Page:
#131 (2013) Thank F*** That’s Over With
Christmas is over for another year.
And I’m quite relieved.
Despite a more restrained event it’s been the usual emotional rollercoaster of expectedness versus my inate desire not to pander to others wants for no other reason than that John Lewis demands it of you.
I kept the financial outlay to a minimum but as families don’t really understand the concept of not giving excessively (because there are no rules in place) not asking for gifts simply results in a lot of unnecessary expenditure on the part of the giver and guilt on the part of the reciever.
Mostly it came in the form of food parcels. We may not have a lot of money but we’re not starving. The resulting gifted food made for some awkwardly embarassing acceptance. I think we probably did better than some benefit families using food banks this year. And it made me feel bad. But I was in no position this year to pre-empt it with equally unnecessary gift giving.
It’s hard to explain to people who are used to frittering their earnings on unnecessary luxuries and name brands that you don’t want for anything and that not spending is a choice you made simply because you didn’t feel the need to buy stuff just because you could.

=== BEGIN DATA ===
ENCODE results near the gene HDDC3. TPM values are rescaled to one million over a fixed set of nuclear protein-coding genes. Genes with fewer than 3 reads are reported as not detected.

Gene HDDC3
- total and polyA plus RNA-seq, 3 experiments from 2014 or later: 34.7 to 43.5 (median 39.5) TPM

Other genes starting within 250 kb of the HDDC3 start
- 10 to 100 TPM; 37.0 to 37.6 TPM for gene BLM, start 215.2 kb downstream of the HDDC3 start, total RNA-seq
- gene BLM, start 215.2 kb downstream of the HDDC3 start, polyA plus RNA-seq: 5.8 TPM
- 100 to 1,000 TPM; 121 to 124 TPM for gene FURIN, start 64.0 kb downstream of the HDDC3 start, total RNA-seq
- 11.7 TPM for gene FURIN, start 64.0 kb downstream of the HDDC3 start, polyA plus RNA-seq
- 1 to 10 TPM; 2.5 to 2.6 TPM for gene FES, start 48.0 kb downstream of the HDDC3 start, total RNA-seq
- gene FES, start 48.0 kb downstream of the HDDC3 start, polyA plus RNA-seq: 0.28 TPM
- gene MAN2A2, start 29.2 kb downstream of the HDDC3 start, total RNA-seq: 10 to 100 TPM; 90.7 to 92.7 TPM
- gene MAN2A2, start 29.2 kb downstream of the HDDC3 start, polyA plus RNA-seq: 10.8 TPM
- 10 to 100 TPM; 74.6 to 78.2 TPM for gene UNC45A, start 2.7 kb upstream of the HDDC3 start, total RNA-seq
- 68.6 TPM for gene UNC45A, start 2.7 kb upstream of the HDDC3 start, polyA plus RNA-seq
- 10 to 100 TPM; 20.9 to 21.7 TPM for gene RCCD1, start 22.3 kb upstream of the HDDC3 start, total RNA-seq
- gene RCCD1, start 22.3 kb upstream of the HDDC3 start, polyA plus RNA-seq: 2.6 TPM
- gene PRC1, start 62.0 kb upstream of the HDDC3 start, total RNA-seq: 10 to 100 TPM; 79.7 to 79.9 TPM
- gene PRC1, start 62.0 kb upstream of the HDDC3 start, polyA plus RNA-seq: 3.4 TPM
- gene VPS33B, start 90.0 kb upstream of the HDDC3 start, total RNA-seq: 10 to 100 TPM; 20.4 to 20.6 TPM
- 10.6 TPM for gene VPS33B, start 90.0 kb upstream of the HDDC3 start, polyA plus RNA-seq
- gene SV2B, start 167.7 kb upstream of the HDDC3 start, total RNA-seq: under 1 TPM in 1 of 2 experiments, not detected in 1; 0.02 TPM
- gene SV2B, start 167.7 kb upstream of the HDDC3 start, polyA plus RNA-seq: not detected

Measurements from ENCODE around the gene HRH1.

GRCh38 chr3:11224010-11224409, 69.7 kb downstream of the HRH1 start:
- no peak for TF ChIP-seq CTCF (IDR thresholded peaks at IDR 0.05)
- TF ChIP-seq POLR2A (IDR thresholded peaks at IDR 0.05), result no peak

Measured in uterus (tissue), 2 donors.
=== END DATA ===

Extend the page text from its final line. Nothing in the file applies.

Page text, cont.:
Gift giving should not be how we demonstrate our love for friends or family. It’s the commercialisation of Christmas by big corporate firms and retailers hell bent on taking our cash for profit that puts us in the awkward position of feeling like Scrooge in our own versions of A Christmas Carol if we don’t buy.
Getting out of that vicious cycle is liberating and a relief and I just wish I could make people understand how much better it is than getting the two new scarves I didn’t need but will be added to the 15 in the cupboard. Thanks Santa.
Have you got an amnesty on the mutual swapping of gifts at Christmas. Perhaps like me you read Martin’s Money Tips thoughts on the subject. And if you did, did it spoil Christmas or get you back to the heart of what the festivities are really about?